GBT 2 Study Questions Pt. 8
24. Theaetetus (pp. 15-75; 142a- 177e)
1. Who is Theaetetus, and what is the question which Socrates wants to discuss with him?
2. What is Theaetetus' first answer, and how does Socrates respond to it (146d-e)?
3. When Theaetetus expresses discouragement about finding an answer, how does Socrates say that he can help him? How does Socrates describe his profession?
4. According to Socrates, how did the earlier Greek philosophers understand reality (152c-157d)?
5. What does Socrates say is the "foundation" of philosophy (155d)?
6. What problems does Socrates find in Protagoras' idea that "Man is the measure of all things" (161c-e)?
7. What does Theaetetus conclude from Socrates' example about learning a foreign language (163a-c)?
8. What evidence does Socrates give against the Protagoras' idea "that each person is self-sufficient with regard to intelligence" (169a-170c)?
9. What problem does Socrates point out with the name which Protagoras chose for his book, The Truth (171a)?
10. According to Socrates, what is the difference between philosophers and lawyers (172c-174a)? How does the example about Thales illustrate this point?
11. What kinds of questions interest the philosopher (175a-e)?
12. What does Socrates mean by "assimilation to God," and how does he think it can be accomplished (176a-e)? How might a Christian respond to Socrates about this idea?
13. What does Socrates think will be the "inescapable... penalty for immorality" (176e-177a)?
14. What is one way that Socrates thinks can lead an arrogant, ungodly man toward the truth (177b)?
25. Theaetetus (pp. 76-131; 178a-210d)
1. How does a consideration of knowledge "about things that will occur in the future" affect the "man-measure" principle of Protagoras? What do Socrates and Theaetetus conclude from their investigation of doctors, farmers, cooks, etc. (178a-179a)?
2. How does Socrates support his view that if Protagoras is correct, then "every answer to any question is equally correct" (179a-183a)?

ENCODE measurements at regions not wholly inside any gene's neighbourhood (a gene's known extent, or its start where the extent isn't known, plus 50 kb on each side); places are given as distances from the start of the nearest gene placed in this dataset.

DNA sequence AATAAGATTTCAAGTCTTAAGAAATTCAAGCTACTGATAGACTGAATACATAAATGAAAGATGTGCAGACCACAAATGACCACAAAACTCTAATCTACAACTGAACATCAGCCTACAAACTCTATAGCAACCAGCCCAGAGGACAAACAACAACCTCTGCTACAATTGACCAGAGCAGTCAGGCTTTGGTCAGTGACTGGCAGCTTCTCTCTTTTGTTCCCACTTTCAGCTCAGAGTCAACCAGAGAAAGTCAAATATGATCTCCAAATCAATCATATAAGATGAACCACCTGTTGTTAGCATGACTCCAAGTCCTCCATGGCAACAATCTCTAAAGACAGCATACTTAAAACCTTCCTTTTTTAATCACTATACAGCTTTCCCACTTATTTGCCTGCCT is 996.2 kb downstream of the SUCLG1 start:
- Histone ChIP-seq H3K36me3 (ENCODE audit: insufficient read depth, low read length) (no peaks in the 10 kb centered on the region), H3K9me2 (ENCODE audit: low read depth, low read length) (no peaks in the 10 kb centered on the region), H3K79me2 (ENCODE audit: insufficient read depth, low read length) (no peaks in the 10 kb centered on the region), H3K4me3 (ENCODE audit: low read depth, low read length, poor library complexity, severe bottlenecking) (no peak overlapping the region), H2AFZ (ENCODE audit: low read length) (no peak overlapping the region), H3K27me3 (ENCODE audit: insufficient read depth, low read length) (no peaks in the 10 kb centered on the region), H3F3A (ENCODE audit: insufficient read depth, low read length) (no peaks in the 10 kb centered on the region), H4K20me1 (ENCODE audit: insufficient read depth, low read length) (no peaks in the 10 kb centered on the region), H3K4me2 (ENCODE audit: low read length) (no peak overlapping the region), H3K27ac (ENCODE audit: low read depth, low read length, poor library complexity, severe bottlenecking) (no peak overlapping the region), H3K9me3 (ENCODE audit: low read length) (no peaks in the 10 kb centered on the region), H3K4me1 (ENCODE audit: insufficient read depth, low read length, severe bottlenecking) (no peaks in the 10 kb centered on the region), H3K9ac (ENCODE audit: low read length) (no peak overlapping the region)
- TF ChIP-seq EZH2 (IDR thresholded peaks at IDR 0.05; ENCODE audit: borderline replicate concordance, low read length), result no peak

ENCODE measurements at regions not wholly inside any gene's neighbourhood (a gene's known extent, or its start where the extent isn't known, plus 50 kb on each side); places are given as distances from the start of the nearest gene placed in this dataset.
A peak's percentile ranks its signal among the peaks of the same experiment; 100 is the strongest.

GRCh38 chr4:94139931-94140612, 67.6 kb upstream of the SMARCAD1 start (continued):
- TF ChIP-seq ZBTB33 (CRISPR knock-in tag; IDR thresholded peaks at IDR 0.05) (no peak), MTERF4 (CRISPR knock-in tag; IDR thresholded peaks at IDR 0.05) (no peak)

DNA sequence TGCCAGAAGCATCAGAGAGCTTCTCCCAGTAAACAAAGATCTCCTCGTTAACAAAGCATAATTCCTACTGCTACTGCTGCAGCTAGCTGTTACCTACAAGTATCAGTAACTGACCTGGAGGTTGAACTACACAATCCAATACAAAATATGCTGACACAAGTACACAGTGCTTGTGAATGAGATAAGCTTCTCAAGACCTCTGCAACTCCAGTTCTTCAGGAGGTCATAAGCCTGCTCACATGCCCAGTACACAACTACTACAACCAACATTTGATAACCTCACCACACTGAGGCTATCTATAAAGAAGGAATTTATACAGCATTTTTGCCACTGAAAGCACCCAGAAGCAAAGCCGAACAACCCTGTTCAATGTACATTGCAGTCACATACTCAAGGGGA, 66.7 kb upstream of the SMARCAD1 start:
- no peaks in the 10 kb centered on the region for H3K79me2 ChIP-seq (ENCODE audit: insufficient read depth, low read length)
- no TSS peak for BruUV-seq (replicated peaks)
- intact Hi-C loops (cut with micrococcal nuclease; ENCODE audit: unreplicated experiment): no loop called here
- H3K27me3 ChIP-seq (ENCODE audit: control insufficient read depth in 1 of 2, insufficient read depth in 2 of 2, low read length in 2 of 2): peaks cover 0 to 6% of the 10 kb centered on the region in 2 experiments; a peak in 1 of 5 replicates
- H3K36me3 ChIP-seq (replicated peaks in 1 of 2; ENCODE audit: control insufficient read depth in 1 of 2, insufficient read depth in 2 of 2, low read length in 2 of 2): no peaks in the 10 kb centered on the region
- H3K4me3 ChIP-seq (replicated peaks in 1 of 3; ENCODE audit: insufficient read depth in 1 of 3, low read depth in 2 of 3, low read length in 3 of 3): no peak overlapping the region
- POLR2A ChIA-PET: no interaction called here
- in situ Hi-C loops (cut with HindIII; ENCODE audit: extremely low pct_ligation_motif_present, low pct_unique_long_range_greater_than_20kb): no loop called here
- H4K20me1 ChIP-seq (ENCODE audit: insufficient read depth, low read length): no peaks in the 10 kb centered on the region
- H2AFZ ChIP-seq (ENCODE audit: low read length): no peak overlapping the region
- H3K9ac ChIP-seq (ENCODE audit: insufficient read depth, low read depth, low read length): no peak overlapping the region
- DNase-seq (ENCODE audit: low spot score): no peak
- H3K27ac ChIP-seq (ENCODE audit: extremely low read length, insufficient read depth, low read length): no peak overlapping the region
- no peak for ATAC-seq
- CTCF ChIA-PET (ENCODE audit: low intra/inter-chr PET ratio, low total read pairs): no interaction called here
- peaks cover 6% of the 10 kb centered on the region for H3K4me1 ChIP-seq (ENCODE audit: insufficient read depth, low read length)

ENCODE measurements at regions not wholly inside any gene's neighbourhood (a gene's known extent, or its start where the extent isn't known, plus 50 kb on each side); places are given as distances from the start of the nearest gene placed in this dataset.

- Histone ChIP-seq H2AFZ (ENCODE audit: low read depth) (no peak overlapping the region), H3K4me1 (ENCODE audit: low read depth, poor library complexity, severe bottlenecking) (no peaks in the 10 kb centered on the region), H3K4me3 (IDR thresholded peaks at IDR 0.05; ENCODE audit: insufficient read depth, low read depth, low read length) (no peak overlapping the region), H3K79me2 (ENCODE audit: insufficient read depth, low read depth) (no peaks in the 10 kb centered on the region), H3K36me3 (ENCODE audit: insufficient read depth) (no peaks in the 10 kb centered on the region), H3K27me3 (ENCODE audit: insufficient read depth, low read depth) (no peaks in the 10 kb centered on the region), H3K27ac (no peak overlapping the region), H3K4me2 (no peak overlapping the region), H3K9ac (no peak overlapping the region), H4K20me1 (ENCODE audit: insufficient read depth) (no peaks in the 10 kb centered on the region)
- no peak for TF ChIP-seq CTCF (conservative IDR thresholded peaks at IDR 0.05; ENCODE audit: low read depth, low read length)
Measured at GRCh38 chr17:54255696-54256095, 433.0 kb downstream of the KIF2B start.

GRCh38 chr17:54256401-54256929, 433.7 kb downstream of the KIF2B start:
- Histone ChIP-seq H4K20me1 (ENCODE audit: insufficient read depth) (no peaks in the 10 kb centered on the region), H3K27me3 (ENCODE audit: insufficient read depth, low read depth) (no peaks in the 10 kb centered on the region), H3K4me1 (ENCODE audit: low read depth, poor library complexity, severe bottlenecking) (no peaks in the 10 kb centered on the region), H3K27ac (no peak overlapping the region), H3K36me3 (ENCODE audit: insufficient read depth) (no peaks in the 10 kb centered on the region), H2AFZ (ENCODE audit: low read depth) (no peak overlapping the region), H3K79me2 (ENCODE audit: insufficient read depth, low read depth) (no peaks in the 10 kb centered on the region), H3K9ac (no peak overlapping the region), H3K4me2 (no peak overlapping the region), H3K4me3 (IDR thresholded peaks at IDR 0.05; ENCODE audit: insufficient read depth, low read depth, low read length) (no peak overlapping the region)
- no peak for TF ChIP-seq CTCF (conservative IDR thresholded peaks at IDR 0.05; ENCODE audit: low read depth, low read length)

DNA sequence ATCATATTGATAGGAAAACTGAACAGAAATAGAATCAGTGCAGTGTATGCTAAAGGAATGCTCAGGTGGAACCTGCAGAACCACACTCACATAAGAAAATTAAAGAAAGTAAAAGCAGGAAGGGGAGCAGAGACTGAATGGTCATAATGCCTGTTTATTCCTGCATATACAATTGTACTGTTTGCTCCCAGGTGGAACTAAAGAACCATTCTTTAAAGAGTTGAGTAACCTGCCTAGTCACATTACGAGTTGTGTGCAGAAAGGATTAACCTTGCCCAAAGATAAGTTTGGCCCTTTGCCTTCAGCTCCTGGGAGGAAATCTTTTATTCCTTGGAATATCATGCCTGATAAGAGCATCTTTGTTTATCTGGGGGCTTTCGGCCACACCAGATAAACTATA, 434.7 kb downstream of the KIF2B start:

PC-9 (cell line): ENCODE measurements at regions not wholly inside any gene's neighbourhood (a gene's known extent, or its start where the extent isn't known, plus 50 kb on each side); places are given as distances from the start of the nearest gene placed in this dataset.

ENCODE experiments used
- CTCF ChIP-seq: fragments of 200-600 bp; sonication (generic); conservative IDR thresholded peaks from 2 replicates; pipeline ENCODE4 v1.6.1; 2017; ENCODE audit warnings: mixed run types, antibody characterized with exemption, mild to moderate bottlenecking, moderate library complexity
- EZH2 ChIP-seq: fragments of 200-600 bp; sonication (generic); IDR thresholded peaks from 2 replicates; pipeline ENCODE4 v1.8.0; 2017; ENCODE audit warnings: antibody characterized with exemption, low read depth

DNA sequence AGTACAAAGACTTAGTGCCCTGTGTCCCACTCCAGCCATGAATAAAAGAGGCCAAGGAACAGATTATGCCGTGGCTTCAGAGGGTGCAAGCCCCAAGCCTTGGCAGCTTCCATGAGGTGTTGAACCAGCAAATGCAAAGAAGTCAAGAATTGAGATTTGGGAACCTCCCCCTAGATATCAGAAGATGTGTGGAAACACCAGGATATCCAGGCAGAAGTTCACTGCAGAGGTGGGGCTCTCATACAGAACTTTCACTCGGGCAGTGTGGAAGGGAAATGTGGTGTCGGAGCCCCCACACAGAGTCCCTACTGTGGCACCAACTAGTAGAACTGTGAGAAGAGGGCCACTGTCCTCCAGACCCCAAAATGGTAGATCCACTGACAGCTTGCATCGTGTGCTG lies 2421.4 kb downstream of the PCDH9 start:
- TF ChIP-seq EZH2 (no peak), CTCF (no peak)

3. What is the point of Socrates' Trojan Horse illustration (184d)?
4. What leads Socrates to conclude that "knowledge is not located in immediate sense experience but in reasoning" (185e-186d)?
5. How does Socrates define "thinking" and "belief" (189e-190d)?
6. To understand how "false belief" could take place, Socrates compares memory to a "wax block." How does this illustration help explain how a "false belief" could occur (191c-194b)?
7. Socrates compares his notion of "mental wax" to Homer's understanding of the "heart" because of a similarity in the Greek words for "heart" (ker) and "wax" (keros). List all of the potential qualities of wax which Socrates compares with the potential quality of memory (194c-195a).
8. Socrates' proposes an example in which the correct sum of five and seven is mistaken for "eleven." This kind of mistake proves the possibility of "a purely mental error." How does this kind of error prove his earlier thinking about "false belief" to have been wrong (195c-196c)?
9. How does Socrates' analogy of the mind to an "aviary" help to explain how the mind may have "possession of knowledge" without having immediate access to that knowledge (196d-198d)?
10. Although this approach to knowledge (as true belief) looked promising, especially with the example of the aviary, Socrates still rejects it. Why? How do orators, lawyers, and juries prove that "true belief" is something different than knowledge (198e-201c)?
11. Now Socrates and Theaetetus make a new attempt to explain knowledge as "true belief accompanied by a rational account" (201d). Socrates proposes three possible understandings of a "rational account" (206c-208e). Summarize the three possibilities. Which possibility does Socrates favor?
12. Although this understanding also looks hopeful at first, Socrates rejects it. Why? (209d-e)
13. How do Socrates and Theaetetus conclude their discussion? What is the final result of Socrates' "midwifery" (210b)?
14. What does Socrates say to comfort and encourage Theaetetus (210c-d)?